Tuesday, 16 July 2013

The Curse of Vilem Franke

The Curse of Vilem Franke

By Mark Sadler

My former Oxford classics professor laid the blame for his permanent loss of erectile function on a reading of the collected works of the 19th century Czech author, Vilem Franke. When I visited him last year he was a shadow of the man who, in his academic prime, would stand atop his desk and recite Larkin's jazz reviews and passages from The Conference of Birds. He wept into a tweed handkerchief, patched at its centre with a leather oval, and confessed that even high doses of Viagra had done nothing to rouse his “little prince” from his slumber. My suggestion that a kiss from another handsome prince might do the trick at least raised a smile.

Earlier this year, I attempted my own Vilem Franke reading marathon: In the space of only a few months, I managed to clear an impressive, 150 page trail trough the dense, tangled prose of his first novel - The Obdurate Wife. It was around this time that Mrs Seven (who is actually my fourth wife and anything but obdurate) remarked upon a noticeable decline in my sex drive and a general loss in the vigour of my thrusting. Of course, I ended my experiment with Franke there and then and, unlike my poor classics professor, appear to have had a lucky escape: My wife assures me that since I returned to safer reading material I have regained my previous “tip-top form” in the bedroom.

I have since resigned myself to never finishing The Obdurate Wife. Even the section of this novel's wikipedia entry that provides details of the plot, tails off halfway through the narrative. I wonder if anyone has ever reached the end of it.

On Monday I happened to be in a branch of a popular book seller (one that rhymes with “Fresco”) and saw that they had on display various Vilem Franke novels. For some unfathomable reason, there was also the option of obtaining a sturdy cardboard slipcase, containing three of the writer's better known works, for the sum of nineteen pounds and 99 pence.

As long as the danger posed to the male libido by these novels is overlooked, I imagine that they will continue to undermine the sex lives of middle-aged, pseudo-intellectuals like myself. I strongly suspect that this was Franke's intention all along. He was a bitter, puritanical man, who was obsessed with the population levels of the mice living in his cellar, which he believed mirrored the rises and falls in the population of his native country.

Last year, at the Hay-on-Wye literary festival, I took part in a panel titled: Whatever is to be done? My fellow panel members were people who, like me, cut themselves off from the wider world for long periods of time in order to write novels. Over the course of three hours, we brought to bear our in-depth knowledge of fictional worlds on an array of complicated, real-life global issues. I attempted to raise the danger of Franke's literary canon as part of the discussion and it was grudgingly added to the bottom of a list of things that we should all be worried about.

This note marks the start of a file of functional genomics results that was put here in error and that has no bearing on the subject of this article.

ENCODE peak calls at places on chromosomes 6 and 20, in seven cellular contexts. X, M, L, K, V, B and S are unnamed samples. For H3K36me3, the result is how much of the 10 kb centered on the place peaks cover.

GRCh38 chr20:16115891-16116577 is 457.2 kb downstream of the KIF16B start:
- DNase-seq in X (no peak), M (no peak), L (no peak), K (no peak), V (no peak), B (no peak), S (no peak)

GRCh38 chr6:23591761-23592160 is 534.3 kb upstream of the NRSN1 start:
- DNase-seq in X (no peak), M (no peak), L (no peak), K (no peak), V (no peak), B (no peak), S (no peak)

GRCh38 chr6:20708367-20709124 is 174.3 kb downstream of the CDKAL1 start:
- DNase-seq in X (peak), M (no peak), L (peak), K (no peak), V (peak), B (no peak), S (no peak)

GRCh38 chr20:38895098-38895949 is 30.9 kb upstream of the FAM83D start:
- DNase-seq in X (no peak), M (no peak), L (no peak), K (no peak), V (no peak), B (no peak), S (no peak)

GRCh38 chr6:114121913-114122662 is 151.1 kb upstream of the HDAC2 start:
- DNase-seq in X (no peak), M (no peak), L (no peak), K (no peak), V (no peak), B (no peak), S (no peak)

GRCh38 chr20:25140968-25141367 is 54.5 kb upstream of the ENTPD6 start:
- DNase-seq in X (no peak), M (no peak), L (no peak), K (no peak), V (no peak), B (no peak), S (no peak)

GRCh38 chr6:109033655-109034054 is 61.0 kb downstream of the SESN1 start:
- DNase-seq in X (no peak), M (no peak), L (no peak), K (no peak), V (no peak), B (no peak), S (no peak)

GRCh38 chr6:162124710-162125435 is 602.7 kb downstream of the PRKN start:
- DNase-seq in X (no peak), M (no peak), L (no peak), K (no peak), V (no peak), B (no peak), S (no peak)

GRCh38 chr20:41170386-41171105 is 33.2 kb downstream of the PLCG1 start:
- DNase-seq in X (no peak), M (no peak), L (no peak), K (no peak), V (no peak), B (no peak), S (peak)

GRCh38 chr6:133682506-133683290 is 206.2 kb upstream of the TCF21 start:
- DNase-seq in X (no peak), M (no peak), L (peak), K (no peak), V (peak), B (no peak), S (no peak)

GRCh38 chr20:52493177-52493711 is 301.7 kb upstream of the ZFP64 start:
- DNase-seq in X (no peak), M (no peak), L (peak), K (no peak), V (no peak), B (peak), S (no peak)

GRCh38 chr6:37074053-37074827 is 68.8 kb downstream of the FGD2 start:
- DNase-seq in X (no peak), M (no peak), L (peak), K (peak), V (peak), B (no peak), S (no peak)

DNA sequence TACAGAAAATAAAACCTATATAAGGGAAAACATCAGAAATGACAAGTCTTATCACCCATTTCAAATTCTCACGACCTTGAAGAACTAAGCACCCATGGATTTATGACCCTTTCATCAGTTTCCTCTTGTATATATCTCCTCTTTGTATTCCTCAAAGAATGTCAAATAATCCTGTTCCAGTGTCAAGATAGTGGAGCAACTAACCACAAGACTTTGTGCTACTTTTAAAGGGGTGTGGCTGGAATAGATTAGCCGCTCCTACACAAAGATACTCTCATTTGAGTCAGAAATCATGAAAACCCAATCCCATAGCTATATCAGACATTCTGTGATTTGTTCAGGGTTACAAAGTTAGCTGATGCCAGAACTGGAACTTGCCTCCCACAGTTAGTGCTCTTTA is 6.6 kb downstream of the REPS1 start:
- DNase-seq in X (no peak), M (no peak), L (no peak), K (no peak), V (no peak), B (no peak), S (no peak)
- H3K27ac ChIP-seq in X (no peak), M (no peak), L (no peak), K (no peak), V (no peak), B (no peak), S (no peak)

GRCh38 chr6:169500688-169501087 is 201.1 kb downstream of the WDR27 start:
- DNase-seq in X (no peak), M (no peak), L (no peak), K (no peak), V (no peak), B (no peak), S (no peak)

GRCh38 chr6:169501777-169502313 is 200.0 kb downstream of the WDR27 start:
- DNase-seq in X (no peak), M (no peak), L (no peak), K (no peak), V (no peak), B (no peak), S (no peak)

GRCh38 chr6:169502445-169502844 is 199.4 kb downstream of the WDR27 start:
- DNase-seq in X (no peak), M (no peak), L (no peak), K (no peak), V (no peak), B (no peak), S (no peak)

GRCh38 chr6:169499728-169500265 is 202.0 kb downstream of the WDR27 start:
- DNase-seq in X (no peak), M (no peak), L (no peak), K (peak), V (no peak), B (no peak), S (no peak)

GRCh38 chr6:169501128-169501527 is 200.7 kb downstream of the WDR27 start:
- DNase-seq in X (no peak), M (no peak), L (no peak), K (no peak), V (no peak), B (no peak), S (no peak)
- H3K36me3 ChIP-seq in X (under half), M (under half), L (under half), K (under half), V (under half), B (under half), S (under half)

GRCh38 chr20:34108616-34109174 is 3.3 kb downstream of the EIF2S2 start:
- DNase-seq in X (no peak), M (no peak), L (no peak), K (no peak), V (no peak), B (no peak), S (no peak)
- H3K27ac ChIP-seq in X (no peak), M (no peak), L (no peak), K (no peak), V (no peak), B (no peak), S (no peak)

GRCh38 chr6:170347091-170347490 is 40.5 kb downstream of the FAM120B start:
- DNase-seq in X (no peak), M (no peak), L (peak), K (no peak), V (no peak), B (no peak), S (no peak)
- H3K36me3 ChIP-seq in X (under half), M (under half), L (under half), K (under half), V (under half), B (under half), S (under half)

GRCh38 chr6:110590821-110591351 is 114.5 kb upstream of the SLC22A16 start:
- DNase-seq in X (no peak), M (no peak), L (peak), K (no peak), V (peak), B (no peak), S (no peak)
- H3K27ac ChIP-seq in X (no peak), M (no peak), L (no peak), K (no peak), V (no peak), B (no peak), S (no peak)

We parted company later that day, with each of us making a vague commitment to sign any e-petitions that we forwarded to one another, via twitter or facebook. I note that very few of my literary peers have supported my impassioned formal plea to have Vilem Franke's novels banned. Writers and academics are, for the most part, liars and frauds. I can understand why Franke didn't want us to breed.

Tuesday, 9 July 2013

Music of Monday (For Harkive)

Today (Tuesday 9th July, 2013) Harkive.org will gather accounts of the different ways in which people listen to music. Mine is below: 

Monday 8th July

8:00: Home

"What's the name of the band you're seeing tonight - The Duckworth Lewis Model?"

It's The Duckworth Lewis Method. My mother has asked me the same question at least 20 times this week, but has trouble remembering the name of the group.

"They play cricket-themed songs."

My sister-in-law is not familiar with their canon and slouches against the aga in her dressing gown, singing the "I don't like cricket" line from 10cc's Dreadlock Holiday.

9:05: Thorpe Bay Railway Station.

A man in a fluorescent yellow jacket informs me that I will be unable to board the front carriage of the incoming train, as it is reserved for Southend Choir.